Effects of heat stress on skeletal muscle mass in young and aged mice were investigated. Young (7-week) and aged (106-week) male C57BL/6J mice were randomly assigned to control and heat-stressed groups in each age. Mice in heat-stressed group were exposed to heat stress (41 °C for 60 min) in an incubator without anesthesia. Seven days after the exposure, soleus muscles were dissected from both hindlimbs. Protein content and the relative composition of Type II fibers in aged soleus were lower than those in young muscle. In aged soleus, higher baseline expression levels of HSP25, HSP72, and cathepsin L were observed compared with those in young muscle (p < 0.05). However, there were no significant differences in the expression levels of phosphorylated p70 S6 kinase (p-p70S6K), calpain 1, and calpain 2 of soleus between two age groups. A significant increase in muscle mass of both age groups was induced by heat stress (p < 0.05). Heat stress also upregulated the expressions of HSP25, HSP72, and p-p70S6K in both ages (p < 0.05). On the other hand, a significant decrease in cathepsin L expression by heating was observed in aged soleus, but not in young (p < 0.05). Both the percentage of Type I fibers and the expression of calpains in both age groups were unchanged following heat stress. Heat stress-associated downregulation of cathepsin L may be attributed to the upregulation of HSP72, which stabilizes lysosomal membranes (p < 0.05). Upregulations of HSP25, HSP72, and p-p70S6K and/or the downregulation of cathepsin L may play a role in heat stress-associated muscle hypertrophy in aged soleus muscle.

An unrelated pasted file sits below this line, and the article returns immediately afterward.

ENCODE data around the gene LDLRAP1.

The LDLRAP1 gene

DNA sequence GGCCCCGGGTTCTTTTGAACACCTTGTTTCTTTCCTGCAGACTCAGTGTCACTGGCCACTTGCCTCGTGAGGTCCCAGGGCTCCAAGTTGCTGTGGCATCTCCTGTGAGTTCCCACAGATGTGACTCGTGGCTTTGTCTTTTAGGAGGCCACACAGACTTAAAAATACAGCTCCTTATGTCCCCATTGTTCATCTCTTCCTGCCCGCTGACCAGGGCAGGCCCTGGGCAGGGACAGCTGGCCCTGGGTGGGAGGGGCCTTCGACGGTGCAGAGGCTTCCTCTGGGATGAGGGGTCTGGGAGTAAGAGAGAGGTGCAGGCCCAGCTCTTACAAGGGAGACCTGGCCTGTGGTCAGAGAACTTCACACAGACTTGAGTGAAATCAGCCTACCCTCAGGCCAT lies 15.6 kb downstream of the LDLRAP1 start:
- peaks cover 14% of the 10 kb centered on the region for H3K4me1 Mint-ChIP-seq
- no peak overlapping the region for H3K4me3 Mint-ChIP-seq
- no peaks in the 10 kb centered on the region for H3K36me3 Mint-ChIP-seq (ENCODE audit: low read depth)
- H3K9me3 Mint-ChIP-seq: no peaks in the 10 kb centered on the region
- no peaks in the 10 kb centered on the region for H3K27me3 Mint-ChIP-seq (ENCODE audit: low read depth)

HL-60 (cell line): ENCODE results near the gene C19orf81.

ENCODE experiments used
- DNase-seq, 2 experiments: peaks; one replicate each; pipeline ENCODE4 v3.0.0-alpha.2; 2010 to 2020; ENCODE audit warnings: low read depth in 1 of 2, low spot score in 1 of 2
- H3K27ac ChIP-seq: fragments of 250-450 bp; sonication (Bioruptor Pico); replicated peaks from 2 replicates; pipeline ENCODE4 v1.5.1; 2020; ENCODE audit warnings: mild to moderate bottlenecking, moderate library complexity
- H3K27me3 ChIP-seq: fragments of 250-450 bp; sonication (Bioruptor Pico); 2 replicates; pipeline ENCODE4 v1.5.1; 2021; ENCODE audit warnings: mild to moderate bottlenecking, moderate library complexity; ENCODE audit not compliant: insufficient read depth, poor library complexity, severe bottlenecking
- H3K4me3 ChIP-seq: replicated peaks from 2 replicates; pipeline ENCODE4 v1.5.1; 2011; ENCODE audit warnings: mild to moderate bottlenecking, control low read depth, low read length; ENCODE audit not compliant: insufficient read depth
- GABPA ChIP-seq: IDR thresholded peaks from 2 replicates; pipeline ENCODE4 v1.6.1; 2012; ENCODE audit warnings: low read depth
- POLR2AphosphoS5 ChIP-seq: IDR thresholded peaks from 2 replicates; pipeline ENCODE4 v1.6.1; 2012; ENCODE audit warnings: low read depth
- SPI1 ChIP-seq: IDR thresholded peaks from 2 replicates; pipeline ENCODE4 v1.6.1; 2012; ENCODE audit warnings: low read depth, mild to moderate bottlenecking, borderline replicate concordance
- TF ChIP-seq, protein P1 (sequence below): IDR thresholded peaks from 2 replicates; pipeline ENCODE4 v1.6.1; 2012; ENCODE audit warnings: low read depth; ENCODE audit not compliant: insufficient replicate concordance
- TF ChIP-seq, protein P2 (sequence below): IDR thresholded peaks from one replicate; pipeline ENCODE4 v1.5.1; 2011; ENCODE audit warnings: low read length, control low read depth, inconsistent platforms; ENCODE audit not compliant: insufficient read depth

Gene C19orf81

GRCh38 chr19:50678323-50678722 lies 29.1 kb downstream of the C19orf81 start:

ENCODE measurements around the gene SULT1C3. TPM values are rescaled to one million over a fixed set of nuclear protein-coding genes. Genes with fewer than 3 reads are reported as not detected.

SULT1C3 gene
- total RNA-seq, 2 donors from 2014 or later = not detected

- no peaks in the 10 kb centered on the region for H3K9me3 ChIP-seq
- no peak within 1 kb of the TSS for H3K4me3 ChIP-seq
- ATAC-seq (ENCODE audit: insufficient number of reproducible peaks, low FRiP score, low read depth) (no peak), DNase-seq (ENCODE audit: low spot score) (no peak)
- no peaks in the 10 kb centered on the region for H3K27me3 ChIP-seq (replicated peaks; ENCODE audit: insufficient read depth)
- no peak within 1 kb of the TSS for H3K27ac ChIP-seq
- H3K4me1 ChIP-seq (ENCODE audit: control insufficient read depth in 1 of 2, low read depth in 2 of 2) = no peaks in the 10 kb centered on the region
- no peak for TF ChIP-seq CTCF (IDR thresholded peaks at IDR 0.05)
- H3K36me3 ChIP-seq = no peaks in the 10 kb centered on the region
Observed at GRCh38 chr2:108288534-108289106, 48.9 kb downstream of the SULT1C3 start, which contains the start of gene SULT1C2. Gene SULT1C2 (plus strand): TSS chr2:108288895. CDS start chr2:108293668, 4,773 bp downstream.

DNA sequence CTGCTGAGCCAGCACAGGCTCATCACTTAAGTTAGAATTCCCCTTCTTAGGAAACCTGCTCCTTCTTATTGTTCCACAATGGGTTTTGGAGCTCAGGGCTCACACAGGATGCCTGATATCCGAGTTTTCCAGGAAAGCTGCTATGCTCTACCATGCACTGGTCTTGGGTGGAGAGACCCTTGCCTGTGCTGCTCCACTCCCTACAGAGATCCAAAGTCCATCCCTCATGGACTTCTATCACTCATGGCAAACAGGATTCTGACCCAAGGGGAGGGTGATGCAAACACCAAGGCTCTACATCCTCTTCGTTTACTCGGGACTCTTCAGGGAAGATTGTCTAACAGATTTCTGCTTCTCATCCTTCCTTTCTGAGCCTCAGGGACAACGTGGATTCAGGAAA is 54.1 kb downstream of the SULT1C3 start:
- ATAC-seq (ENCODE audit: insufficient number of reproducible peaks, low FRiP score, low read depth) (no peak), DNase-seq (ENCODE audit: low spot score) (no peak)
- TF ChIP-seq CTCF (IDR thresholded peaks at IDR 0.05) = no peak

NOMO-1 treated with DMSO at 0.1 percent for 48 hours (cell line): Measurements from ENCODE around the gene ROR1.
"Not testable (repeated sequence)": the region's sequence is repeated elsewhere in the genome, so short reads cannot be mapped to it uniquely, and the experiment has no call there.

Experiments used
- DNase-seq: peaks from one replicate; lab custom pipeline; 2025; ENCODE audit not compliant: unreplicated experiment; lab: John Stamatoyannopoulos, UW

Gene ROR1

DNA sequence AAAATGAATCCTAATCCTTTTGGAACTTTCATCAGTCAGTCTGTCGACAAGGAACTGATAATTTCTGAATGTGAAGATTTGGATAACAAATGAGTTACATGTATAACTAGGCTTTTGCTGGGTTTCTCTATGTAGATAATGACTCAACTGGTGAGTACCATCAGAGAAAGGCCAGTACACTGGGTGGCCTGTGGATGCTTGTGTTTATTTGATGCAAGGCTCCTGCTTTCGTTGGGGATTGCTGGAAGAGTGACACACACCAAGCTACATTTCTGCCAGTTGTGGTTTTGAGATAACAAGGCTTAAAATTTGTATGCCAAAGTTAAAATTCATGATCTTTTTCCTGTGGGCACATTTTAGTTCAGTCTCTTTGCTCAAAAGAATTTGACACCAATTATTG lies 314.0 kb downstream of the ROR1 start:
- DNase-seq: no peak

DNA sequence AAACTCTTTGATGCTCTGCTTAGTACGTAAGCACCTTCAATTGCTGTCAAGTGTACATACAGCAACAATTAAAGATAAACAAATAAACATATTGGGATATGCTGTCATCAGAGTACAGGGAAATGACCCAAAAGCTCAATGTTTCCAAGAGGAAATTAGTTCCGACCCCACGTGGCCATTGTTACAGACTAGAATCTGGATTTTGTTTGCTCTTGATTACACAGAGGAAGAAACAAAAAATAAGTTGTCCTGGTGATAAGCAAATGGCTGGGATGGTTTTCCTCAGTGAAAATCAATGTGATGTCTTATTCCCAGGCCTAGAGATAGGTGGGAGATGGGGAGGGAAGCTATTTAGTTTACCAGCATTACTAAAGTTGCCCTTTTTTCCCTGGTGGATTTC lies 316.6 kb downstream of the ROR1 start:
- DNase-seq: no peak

A 79-year-old female had a spinal lesion that was definitely diagnosed as intravascular large B-cell lymphoma on the basis of skin biopsy findings, and she was treated by rituximab-containing chemotherapy. The spinal lesion showed high and low signal intensities on T? weighted magnetic resonance imaging (MRI) scans, those low signal intensity lesions were suspected to be hemorrhages. The hemorrhages were thought to have been caused by interaction between atypical lymphoma cells and the endothelial cells of spinal blood vessels, by hemorrhagic infarction or by rupture of the capillary endothelium due to interaction between rituximab and lymphoma cells. Intravascular large B-cell lymphoma cases rarely show low signal intensity on spinal T? weighted MRI scans.